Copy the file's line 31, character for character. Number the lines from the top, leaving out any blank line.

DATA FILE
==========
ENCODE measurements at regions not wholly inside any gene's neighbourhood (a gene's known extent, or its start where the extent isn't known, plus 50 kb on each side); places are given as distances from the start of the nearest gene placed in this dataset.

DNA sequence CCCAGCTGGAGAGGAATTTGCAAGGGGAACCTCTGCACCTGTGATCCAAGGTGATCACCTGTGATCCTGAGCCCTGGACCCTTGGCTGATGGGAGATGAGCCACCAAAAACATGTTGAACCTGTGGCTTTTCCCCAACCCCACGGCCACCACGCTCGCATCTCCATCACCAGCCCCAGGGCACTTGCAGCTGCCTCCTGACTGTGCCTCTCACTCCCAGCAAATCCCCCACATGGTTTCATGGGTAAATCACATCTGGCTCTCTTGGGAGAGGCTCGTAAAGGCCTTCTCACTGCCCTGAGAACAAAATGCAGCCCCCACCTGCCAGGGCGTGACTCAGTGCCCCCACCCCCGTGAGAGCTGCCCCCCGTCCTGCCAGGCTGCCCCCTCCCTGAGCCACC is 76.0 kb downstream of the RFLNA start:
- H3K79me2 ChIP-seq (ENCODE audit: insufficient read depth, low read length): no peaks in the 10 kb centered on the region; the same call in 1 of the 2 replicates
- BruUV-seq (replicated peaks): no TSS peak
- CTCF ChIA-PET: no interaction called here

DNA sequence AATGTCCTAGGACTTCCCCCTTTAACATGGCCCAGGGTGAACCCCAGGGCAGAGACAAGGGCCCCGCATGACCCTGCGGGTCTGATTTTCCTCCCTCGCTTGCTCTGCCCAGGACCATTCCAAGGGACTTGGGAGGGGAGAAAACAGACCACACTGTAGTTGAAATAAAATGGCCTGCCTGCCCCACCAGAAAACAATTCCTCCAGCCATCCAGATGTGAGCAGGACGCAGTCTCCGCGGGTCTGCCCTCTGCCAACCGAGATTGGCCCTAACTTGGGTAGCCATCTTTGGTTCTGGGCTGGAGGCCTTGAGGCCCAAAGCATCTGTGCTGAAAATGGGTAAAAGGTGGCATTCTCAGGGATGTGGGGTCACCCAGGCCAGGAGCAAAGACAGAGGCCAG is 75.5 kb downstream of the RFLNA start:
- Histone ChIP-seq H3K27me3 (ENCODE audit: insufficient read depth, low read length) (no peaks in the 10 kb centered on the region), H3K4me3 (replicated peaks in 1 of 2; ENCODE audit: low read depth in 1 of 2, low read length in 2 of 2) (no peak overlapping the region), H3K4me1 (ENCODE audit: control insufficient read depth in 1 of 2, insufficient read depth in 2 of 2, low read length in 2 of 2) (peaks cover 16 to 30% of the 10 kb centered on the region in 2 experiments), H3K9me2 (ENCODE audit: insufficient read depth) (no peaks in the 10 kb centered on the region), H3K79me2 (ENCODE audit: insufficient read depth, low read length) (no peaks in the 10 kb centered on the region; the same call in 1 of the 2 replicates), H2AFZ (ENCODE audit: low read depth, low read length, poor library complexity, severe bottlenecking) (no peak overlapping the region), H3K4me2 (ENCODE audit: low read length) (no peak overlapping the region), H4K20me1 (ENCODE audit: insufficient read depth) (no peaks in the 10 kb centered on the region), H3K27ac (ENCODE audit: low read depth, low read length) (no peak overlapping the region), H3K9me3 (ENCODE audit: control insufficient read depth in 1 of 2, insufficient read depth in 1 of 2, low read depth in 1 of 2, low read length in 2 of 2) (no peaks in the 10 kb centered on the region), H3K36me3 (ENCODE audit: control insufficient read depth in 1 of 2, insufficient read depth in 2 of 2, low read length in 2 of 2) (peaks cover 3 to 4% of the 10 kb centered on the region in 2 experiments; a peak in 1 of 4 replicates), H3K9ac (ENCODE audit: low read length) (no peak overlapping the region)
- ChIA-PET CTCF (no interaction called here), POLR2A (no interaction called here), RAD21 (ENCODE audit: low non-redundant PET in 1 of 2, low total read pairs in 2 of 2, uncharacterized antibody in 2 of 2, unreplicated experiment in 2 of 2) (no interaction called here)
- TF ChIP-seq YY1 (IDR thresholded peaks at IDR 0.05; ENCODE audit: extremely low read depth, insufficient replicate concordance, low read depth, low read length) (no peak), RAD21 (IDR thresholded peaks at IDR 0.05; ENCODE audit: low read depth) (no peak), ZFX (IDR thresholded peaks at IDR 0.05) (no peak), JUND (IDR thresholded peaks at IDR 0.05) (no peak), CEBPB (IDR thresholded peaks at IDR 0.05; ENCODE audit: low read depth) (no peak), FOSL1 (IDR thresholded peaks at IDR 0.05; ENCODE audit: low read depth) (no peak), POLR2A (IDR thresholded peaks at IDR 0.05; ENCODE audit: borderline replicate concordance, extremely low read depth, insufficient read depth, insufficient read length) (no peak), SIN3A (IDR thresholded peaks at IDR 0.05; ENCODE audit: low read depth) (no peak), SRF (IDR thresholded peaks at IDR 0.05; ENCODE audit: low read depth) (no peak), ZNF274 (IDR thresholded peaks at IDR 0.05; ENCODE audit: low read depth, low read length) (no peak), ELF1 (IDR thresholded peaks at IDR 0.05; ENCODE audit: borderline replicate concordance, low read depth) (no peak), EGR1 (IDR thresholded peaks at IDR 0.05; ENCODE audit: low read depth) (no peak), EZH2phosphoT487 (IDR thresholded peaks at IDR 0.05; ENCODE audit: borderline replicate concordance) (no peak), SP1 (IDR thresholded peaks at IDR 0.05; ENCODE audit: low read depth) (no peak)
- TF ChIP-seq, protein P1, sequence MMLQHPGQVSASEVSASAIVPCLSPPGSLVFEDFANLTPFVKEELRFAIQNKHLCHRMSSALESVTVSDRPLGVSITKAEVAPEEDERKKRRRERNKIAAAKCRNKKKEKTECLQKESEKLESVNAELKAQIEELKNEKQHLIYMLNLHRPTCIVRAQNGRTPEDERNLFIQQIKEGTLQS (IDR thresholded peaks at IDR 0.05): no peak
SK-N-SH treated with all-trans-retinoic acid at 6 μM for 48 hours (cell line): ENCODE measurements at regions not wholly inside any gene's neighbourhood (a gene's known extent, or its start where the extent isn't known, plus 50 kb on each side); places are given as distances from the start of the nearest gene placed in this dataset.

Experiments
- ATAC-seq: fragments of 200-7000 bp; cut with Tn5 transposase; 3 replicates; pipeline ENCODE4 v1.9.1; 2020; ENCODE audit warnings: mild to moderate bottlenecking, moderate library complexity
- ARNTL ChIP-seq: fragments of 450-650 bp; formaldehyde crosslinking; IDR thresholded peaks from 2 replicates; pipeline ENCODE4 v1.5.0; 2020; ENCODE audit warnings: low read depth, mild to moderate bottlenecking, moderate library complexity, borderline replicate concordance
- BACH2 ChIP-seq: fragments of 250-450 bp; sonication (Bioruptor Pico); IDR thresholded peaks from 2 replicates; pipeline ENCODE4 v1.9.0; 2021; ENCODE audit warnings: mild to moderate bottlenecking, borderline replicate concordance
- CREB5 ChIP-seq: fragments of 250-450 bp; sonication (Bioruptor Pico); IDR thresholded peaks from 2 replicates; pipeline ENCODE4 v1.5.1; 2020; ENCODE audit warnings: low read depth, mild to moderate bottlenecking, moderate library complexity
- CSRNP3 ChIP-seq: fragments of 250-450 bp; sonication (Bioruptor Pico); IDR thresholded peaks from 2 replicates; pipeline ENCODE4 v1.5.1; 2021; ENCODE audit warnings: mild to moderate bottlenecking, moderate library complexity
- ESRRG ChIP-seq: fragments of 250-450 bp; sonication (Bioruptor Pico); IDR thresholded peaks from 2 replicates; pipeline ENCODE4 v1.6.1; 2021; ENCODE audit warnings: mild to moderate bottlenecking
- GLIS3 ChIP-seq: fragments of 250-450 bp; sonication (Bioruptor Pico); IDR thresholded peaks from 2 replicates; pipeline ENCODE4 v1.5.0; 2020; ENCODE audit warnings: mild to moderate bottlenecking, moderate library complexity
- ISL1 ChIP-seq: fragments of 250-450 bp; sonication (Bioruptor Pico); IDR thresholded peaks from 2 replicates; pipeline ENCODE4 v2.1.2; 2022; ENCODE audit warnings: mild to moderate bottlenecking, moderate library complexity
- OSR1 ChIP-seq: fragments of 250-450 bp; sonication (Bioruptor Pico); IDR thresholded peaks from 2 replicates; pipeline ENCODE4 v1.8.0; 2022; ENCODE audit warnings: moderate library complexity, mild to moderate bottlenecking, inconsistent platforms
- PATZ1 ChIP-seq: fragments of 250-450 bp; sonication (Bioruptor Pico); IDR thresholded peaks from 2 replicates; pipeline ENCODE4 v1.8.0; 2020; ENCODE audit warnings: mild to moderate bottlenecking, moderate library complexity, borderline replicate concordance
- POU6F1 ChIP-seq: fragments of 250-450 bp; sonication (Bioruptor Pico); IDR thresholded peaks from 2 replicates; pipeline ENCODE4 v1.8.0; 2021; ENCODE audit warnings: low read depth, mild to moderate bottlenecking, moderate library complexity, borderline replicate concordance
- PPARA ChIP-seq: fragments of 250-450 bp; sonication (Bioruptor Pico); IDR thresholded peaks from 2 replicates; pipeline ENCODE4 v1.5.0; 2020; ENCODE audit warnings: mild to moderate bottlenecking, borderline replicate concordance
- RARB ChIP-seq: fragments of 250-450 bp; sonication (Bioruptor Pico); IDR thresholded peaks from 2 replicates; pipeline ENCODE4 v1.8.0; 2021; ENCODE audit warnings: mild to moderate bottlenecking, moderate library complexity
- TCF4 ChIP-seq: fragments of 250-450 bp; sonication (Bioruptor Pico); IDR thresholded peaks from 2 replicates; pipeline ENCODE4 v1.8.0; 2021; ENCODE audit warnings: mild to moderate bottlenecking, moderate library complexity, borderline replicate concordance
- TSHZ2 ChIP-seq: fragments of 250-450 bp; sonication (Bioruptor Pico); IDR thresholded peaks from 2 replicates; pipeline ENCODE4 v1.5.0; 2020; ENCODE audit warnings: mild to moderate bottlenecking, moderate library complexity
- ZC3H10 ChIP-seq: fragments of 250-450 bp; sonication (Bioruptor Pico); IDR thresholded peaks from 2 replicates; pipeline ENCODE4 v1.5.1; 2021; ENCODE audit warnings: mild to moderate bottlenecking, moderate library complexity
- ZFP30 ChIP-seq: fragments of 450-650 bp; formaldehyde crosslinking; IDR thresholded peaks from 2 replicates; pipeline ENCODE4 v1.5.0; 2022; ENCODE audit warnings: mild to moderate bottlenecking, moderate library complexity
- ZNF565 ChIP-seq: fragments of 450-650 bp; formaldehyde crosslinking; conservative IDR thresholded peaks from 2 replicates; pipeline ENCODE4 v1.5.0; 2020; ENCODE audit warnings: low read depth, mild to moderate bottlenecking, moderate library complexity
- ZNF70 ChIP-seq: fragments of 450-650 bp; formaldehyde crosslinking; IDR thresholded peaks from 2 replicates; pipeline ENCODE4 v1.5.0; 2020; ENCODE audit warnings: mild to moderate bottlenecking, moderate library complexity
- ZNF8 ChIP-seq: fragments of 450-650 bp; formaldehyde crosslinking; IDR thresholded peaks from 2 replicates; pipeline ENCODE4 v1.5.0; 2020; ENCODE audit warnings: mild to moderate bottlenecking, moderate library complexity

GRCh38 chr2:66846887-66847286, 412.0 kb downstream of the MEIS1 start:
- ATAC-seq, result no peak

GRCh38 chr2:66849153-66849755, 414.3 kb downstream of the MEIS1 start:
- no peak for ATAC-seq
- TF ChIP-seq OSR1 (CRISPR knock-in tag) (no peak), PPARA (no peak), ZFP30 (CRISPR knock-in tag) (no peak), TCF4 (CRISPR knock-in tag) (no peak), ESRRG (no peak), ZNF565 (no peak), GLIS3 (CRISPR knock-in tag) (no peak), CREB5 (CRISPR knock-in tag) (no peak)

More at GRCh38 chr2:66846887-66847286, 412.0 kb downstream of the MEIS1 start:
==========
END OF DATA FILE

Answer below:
- ZNF70 ChIP-seq: fragments of 450-650 bp; formaldehyde crosslinking; IDR thresholded peaks from 2 replicates; pipeline ENCODE4 v1.5.0; 2020; ENCODE audit warnings: mild to moderate bottlenecking, moderate library complexity